Service-line management is a system in which a hospital trust is divided into specialist clinical areas that are then managed, by clinicians, as distinct operational units.
Service-line management enables clinicians and managers to plan service activities, set objectives and targets, monitor financial and operational activity and manage performance. Service-line reporting provides the necessary data on financial performance, activity, quality and staffing.
Service-line management: Can it improve quality and efficiency? presents the findings from a series of interviews with staff at seven NHS trusts that are using SLM or SLR, revealing how they are implementing this approach and identifying what helps and what hinders this way of working.
The paper outlines a number of important issues for trusts to consider when introducing SLM.
- The role of the board – including the need for both clear and consistent executive support for using SLM and for executives to be willing to relinquish control over decisions and budgets.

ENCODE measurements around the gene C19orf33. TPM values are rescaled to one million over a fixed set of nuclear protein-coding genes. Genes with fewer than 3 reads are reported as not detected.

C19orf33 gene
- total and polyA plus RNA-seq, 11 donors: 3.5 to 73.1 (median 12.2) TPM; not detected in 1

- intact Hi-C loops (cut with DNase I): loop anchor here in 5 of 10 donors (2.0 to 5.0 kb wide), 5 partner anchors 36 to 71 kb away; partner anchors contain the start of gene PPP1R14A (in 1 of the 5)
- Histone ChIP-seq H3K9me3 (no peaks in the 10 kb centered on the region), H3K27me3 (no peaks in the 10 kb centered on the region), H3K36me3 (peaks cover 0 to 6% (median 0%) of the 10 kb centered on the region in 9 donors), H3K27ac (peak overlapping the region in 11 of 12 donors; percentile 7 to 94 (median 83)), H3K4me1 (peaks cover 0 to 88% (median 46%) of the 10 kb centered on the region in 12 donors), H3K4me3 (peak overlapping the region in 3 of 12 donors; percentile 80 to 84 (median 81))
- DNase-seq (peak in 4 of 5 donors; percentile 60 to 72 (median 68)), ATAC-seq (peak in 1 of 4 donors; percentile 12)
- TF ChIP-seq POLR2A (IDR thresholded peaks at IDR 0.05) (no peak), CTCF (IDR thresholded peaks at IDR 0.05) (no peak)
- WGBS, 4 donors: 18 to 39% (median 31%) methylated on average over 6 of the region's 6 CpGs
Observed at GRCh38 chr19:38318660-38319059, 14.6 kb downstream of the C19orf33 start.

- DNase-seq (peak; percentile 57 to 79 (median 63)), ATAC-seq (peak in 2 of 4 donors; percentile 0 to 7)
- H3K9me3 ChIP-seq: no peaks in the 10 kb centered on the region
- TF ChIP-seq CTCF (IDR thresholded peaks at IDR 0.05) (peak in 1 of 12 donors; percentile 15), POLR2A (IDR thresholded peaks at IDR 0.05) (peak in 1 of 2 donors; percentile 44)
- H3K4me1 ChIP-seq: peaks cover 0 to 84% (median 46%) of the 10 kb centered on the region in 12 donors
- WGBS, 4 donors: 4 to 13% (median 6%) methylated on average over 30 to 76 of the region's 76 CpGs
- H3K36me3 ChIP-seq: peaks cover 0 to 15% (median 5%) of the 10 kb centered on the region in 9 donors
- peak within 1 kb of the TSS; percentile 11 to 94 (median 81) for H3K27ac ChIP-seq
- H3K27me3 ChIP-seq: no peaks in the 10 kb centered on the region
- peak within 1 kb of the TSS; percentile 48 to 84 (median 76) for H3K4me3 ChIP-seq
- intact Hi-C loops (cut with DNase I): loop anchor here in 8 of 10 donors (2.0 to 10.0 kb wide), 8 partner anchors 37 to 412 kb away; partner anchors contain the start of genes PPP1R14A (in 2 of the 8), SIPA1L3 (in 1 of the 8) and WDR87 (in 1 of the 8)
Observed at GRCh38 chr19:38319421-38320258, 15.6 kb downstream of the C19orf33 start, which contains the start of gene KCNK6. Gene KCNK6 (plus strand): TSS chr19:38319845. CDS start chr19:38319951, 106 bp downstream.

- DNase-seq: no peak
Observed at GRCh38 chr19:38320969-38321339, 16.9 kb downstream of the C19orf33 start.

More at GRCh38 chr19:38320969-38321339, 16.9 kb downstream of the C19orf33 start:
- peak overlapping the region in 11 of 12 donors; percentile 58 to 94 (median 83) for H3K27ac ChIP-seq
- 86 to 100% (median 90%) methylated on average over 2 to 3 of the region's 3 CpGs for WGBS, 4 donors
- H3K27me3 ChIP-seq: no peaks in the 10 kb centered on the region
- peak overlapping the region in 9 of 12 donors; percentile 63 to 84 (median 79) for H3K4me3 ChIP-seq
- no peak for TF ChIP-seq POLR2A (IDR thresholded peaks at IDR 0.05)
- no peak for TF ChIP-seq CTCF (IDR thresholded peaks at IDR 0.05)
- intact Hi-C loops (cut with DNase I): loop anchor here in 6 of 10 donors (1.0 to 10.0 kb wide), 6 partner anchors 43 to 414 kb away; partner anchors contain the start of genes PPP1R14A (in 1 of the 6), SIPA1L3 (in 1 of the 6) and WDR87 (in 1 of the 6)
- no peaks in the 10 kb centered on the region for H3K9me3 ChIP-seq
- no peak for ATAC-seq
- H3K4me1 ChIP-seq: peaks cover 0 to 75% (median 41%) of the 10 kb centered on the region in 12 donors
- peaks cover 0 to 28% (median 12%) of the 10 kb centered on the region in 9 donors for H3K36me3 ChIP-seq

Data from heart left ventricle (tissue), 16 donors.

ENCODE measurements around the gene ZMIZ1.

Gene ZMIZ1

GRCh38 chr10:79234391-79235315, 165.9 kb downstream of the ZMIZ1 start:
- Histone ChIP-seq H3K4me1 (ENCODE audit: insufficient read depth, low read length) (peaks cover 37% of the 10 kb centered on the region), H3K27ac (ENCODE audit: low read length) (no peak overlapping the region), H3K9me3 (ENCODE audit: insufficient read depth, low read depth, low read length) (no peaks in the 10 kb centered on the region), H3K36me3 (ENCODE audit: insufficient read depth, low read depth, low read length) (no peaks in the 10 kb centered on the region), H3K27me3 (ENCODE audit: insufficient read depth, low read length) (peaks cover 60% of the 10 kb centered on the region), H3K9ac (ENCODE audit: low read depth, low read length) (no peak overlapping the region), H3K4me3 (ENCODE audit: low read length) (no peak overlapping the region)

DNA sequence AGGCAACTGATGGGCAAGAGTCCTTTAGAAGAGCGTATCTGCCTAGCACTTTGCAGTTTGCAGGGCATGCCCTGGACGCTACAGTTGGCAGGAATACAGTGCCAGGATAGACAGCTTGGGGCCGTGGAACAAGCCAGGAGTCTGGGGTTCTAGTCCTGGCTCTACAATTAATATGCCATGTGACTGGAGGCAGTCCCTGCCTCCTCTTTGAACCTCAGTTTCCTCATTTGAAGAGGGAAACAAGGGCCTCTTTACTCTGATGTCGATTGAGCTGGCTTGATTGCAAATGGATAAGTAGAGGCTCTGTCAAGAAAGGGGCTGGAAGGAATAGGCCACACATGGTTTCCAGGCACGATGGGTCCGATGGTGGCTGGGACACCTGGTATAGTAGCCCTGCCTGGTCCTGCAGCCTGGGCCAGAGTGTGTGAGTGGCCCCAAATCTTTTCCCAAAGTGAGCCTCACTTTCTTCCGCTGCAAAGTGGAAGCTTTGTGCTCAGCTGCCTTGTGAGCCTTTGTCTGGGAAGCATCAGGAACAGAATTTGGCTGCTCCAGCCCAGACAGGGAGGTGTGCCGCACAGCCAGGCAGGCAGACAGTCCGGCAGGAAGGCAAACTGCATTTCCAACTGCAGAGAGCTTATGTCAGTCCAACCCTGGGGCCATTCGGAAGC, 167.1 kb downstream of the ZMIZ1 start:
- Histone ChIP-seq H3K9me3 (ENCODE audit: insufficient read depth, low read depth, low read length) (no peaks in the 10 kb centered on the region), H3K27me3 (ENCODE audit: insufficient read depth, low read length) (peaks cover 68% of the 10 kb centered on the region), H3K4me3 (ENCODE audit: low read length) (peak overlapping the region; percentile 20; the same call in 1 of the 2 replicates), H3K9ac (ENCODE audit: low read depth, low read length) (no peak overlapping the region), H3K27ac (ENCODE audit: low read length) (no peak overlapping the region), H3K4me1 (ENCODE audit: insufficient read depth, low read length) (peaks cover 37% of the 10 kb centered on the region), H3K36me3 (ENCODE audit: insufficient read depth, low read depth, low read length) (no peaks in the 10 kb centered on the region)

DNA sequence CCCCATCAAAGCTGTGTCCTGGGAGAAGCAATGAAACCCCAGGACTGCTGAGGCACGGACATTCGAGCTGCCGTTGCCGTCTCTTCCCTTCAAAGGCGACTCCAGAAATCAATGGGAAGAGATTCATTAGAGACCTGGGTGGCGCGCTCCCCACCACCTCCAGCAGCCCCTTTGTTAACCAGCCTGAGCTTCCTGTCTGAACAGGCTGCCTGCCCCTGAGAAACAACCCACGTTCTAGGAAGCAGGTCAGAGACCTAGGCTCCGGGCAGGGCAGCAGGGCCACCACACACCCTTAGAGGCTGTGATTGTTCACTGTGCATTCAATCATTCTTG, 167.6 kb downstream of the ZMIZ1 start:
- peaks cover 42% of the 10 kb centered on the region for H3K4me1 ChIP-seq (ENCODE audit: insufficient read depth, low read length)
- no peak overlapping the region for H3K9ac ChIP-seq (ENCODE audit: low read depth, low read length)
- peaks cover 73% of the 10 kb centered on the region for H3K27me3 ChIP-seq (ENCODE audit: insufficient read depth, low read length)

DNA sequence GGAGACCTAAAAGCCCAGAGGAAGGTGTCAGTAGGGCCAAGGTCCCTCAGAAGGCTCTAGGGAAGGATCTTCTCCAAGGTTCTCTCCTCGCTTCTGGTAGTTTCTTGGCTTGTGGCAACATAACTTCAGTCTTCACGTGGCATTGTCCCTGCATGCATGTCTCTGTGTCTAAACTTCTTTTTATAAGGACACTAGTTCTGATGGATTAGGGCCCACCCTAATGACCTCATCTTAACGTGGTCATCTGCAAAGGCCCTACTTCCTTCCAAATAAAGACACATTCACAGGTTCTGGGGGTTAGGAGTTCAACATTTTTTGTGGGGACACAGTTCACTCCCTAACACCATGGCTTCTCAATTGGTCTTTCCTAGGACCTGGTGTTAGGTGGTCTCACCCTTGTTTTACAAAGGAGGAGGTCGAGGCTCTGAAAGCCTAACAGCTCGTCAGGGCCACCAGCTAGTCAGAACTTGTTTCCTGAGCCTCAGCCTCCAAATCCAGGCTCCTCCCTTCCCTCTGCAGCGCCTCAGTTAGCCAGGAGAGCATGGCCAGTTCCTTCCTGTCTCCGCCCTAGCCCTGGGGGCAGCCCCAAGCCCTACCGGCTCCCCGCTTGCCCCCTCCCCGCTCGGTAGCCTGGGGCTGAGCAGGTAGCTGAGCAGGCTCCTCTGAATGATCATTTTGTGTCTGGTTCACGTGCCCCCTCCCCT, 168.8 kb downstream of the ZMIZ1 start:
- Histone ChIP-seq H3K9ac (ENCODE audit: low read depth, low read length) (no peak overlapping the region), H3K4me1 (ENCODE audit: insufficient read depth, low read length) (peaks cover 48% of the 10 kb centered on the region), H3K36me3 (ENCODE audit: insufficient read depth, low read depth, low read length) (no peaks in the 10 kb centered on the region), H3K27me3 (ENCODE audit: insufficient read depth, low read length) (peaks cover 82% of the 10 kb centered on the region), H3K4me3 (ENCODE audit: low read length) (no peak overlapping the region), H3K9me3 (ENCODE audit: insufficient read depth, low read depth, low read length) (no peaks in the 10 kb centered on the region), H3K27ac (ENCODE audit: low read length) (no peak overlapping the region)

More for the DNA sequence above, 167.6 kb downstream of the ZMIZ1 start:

- Clinical engagement – especially the need to provide support and training to enable clinicians to take on leadership and management roles and to develop shared and realistic goals.
- Data – including identifying and evaluating existing sources of data and the need to accept that the time needed to implement SLM, the value of the information obtained, and the ease of data collection will vary between service lines because of external and clinical factors.
- Resources – including the challenge of finding the time and resources to dedicate to the introduction of SLR and SLM and the need for well-resourced and suitably skilled financial and informatics support.
The paper concludes that implementing SLR and SLM well is challenging, but it works best when it is part of the overall management approach of the trust and its day-to-day way of working.